Not only are unpatched leaks in your sales and marketing funnel costing your company money - but they’re creating a bad impression among customers.
Inviting a lead into a leaky funnel is like landing your dream date and losing them amid the crowd at a funfair. As the saying goes, you never get a second chance to make a first impression (Cotton candy for one, please.)
Somewhere between creation and close, you’re losing your most attractive prospects. And not only that, you may not even be able to put your finger on why they’re losing them.
This is a missed opportunity pitted against the challenges of customer retention. For example, 254,000 UK gas customers and 319,000 UK electric customers switched providers in January 2018 alone. Sales leakage has the potential to seriously cost utilities companies.
Let’s put that right.
In this article we want to take you, step-by-step, through an effective approach to sales leakage analysis. Whether this is the framework you’ve been waiting for - or the one you never even knew you needed - we hope you find it useful in your evaluation.
- Step 1: Make a list
If you ask most executives if they have a sales process, they’ll immediately say yes. But when you ask them to describe it their descriptions will vary wildly. That’s why, as the first step in a sales leakage analysis, it’s important to be clear about what your sales processes actually are. The most direct way to approach this would be to conduct no-holds-barred interviews with the stakeholders.
You may find it helpful to break this process down into one channel at a time, speaking to sales manager about the unique challenges they face. An examination of each area will give rise to questions around team performance, channel sales, and the effectiveness of the business processes themselves.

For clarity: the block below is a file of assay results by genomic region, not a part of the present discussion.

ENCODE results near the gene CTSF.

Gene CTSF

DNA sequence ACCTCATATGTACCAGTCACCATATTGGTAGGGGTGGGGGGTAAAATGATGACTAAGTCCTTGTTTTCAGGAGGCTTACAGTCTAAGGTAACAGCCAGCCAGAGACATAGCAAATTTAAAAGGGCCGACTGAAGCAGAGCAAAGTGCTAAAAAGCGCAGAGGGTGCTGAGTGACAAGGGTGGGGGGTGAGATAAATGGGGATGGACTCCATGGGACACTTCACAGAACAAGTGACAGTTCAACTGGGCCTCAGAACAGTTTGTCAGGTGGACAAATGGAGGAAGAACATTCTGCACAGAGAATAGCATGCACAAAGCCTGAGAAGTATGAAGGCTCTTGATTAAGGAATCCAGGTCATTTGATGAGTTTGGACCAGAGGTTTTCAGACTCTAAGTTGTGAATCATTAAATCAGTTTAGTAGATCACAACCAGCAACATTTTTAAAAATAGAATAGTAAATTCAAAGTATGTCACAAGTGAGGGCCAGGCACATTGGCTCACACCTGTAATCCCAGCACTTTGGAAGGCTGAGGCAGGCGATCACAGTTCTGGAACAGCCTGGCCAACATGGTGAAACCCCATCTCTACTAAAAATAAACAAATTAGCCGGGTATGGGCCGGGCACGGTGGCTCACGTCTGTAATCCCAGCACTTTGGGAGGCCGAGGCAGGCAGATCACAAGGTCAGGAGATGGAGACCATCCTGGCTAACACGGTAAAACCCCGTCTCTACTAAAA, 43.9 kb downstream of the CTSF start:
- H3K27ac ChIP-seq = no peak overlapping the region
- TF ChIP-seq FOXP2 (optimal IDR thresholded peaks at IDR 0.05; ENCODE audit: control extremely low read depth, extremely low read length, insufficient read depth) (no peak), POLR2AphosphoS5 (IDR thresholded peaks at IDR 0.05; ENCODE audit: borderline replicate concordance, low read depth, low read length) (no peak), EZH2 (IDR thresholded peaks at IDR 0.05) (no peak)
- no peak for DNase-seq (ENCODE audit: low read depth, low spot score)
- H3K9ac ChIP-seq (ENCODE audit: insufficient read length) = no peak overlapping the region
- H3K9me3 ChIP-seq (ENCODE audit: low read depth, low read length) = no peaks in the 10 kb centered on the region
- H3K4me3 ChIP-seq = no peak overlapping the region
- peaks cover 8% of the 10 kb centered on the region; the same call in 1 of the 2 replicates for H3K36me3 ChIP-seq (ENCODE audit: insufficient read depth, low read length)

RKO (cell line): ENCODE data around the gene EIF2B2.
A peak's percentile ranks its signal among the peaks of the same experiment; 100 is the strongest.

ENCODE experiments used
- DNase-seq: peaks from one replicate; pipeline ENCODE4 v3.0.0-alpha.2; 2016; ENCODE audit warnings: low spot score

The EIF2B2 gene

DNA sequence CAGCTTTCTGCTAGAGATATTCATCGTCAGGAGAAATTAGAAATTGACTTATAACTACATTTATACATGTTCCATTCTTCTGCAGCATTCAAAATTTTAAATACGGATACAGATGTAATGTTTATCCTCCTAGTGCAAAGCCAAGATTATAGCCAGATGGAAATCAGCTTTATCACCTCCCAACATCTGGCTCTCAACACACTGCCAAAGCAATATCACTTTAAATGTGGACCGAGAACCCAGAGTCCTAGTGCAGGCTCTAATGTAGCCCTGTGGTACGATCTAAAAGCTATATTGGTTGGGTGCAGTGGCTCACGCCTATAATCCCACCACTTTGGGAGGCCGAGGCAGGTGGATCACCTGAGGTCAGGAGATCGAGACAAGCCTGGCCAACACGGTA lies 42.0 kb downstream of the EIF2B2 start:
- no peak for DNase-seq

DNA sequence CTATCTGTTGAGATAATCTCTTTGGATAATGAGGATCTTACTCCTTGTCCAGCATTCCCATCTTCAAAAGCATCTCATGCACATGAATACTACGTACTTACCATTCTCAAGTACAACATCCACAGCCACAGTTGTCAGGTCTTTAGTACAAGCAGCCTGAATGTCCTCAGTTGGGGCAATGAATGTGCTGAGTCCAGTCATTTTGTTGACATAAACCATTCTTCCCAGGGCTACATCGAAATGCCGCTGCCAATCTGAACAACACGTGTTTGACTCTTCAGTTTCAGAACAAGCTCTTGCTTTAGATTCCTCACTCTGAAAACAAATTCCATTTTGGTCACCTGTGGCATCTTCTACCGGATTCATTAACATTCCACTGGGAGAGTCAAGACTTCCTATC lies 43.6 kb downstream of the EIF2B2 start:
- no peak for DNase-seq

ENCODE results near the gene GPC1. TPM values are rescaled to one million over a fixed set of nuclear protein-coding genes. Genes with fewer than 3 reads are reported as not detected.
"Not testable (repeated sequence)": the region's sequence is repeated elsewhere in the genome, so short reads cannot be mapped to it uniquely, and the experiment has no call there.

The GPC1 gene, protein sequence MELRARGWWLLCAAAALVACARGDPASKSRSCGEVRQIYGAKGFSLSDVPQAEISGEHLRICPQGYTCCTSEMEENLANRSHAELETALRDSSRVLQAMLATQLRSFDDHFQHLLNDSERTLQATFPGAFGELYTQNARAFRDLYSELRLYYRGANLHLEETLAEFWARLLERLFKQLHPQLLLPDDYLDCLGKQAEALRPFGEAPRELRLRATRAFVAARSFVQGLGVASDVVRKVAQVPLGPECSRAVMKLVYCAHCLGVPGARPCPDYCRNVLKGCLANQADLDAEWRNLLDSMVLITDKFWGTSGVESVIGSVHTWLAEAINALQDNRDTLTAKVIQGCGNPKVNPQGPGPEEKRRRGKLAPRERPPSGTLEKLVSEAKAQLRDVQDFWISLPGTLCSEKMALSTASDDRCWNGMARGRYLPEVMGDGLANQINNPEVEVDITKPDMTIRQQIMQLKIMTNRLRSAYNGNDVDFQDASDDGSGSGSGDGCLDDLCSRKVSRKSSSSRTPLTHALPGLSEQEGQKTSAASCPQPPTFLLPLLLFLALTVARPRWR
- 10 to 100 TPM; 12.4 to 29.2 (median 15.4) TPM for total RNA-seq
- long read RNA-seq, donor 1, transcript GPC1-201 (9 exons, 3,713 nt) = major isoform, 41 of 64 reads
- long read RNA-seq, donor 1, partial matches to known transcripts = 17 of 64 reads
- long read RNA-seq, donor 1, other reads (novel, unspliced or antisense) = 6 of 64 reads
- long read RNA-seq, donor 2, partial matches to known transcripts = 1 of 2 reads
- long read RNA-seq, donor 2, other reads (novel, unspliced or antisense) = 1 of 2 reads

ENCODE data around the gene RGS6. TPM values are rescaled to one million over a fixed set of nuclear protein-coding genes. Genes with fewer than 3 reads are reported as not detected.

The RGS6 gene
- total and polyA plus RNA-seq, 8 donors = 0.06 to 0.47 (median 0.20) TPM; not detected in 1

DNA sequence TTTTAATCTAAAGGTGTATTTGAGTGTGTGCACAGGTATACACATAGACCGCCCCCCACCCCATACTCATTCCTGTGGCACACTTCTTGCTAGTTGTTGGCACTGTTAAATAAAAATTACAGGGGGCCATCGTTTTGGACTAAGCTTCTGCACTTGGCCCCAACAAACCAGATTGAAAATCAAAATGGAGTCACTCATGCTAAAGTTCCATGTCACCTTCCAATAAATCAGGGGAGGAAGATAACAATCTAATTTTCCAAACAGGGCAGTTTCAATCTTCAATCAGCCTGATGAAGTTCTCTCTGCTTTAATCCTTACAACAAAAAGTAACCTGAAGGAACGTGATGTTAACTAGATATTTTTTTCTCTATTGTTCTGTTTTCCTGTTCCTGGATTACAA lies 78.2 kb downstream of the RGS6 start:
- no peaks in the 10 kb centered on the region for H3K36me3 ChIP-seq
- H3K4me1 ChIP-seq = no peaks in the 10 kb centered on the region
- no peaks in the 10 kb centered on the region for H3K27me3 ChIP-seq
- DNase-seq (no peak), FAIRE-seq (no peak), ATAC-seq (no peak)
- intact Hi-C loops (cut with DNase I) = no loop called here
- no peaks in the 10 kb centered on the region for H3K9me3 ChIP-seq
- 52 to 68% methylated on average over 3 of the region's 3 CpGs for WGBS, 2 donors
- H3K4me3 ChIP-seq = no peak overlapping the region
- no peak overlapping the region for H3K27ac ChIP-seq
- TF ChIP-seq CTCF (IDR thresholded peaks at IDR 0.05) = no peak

For example, is a process further up the chain causing a headache? Are shortcuts springing up between teams? Anything that causes disruption or disturbs the fine balance of your channel sales could be the conflict affecting your bottom line.
Perhaps it’s your telesales scripting that’s at fault – but then again, it could be the system you use to create orders. Maybe it’s your website’s user experience – or maybe it’s all down to lack of product knowledge among the sales team.
You might, for example, ask your telesales manager to point out inefficiencies affecting their team’s ability to make sales. This may lead to pertinent insights that would be hard to spot from a high-level perspective, e.g. “It took too long to verify the customer’s credit card details and they dropped the call.”
- Step 2: Ask the dropped leads - backing yourself up with data
We recommend supplementing stakeholder interviews with conversion analysis of channel-specific sales data and consumer research (e.g. incentivised surveys of customers who dropped out of the sales funnel). If you have access to data on customers who failed to close with you, now would be the right time to make a helpful inference from that datastore.